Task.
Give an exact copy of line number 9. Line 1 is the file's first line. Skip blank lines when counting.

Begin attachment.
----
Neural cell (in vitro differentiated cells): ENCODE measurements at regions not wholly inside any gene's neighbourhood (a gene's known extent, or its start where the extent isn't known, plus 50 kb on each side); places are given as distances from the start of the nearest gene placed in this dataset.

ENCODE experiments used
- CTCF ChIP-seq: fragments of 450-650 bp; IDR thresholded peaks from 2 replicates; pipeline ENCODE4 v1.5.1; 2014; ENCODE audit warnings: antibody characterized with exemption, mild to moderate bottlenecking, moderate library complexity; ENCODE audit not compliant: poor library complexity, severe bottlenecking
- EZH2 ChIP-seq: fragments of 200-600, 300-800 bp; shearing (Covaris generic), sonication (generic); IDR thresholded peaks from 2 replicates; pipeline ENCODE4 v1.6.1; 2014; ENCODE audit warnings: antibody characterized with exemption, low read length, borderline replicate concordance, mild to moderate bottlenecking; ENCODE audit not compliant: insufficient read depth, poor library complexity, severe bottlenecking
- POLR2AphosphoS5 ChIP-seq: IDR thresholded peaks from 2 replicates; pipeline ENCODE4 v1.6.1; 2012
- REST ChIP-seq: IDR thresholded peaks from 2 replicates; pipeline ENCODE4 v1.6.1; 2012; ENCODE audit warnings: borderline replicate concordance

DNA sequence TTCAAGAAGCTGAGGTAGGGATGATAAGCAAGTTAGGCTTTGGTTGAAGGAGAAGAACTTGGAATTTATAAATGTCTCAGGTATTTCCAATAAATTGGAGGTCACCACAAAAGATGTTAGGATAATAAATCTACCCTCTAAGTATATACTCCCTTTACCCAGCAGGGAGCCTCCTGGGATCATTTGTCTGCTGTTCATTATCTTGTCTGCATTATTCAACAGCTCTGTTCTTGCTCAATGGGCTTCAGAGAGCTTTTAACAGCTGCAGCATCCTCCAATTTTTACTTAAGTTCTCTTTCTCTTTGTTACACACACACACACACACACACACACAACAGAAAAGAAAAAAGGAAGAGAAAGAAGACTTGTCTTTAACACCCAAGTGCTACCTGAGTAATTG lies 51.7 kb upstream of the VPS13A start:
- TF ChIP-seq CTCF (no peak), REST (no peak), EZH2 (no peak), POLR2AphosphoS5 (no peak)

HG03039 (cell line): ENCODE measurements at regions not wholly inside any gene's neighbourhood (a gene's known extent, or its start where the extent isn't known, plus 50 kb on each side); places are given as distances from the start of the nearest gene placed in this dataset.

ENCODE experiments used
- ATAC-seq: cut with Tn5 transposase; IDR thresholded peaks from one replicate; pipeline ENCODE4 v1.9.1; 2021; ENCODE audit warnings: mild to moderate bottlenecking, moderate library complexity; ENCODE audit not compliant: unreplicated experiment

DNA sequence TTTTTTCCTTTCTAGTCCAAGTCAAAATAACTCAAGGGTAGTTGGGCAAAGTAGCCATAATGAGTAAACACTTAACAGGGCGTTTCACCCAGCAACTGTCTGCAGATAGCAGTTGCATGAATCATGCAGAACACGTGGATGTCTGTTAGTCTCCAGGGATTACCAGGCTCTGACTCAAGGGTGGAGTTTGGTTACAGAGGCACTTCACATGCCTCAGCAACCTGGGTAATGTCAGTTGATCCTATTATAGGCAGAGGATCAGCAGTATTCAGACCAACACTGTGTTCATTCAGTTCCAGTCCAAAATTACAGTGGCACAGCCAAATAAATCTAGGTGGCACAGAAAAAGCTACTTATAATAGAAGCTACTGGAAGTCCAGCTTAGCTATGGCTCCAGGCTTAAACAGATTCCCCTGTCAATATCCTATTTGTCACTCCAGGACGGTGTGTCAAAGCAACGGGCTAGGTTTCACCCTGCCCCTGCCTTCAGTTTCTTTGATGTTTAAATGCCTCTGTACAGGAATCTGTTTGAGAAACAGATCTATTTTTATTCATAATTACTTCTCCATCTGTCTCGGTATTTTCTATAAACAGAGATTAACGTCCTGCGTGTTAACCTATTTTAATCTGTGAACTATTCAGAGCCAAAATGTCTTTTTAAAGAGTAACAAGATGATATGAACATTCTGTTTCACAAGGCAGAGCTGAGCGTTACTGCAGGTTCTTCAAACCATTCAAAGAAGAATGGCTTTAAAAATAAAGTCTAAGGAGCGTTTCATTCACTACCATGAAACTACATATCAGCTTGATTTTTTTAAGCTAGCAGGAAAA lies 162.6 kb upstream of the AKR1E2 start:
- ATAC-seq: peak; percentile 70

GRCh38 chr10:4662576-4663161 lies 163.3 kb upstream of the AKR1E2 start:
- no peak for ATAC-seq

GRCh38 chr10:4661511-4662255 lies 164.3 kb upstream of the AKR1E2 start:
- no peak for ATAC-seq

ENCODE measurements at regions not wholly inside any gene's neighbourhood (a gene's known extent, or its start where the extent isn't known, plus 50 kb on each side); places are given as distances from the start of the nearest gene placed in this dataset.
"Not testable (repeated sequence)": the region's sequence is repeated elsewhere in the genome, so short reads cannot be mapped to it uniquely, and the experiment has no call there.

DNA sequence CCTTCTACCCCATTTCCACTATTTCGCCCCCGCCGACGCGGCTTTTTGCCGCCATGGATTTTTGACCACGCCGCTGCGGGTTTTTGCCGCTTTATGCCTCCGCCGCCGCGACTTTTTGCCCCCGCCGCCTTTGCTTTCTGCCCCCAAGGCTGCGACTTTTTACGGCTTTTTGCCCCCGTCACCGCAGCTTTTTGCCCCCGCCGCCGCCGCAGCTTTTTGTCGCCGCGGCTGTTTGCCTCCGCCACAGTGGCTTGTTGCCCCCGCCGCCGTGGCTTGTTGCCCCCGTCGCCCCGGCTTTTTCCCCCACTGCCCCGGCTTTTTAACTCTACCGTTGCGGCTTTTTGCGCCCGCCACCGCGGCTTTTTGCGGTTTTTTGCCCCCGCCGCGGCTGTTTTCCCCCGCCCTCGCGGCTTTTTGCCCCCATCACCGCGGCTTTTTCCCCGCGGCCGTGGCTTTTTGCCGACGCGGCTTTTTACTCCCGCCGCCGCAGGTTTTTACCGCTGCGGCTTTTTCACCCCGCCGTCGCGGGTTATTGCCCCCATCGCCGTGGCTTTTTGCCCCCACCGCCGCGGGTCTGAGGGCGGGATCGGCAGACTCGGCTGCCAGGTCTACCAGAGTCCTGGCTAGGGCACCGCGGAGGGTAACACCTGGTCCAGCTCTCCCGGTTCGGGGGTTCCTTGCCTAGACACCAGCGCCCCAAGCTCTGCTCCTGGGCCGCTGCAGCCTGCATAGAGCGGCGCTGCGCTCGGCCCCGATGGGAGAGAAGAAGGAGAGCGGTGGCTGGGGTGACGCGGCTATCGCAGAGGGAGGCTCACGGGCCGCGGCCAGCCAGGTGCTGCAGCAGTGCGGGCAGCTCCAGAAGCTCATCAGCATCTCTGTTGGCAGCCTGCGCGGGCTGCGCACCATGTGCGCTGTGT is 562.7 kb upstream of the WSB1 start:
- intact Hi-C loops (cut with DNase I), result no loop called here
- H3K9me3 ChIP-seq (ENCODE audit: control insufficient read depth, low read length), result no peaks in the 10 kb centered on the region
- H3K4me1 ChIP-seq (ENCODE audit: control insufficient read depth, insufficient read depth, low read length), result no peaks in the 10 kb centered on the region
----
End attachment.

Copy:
HG03039 (cell line): ENCODE measurements at regions not wholly inside any gene's neighbourhood (a gene's known extent, or its start where the extent isn't known, plus 50 kb on each side); places are given as distances from the start of the nearest gene placed in this dataset.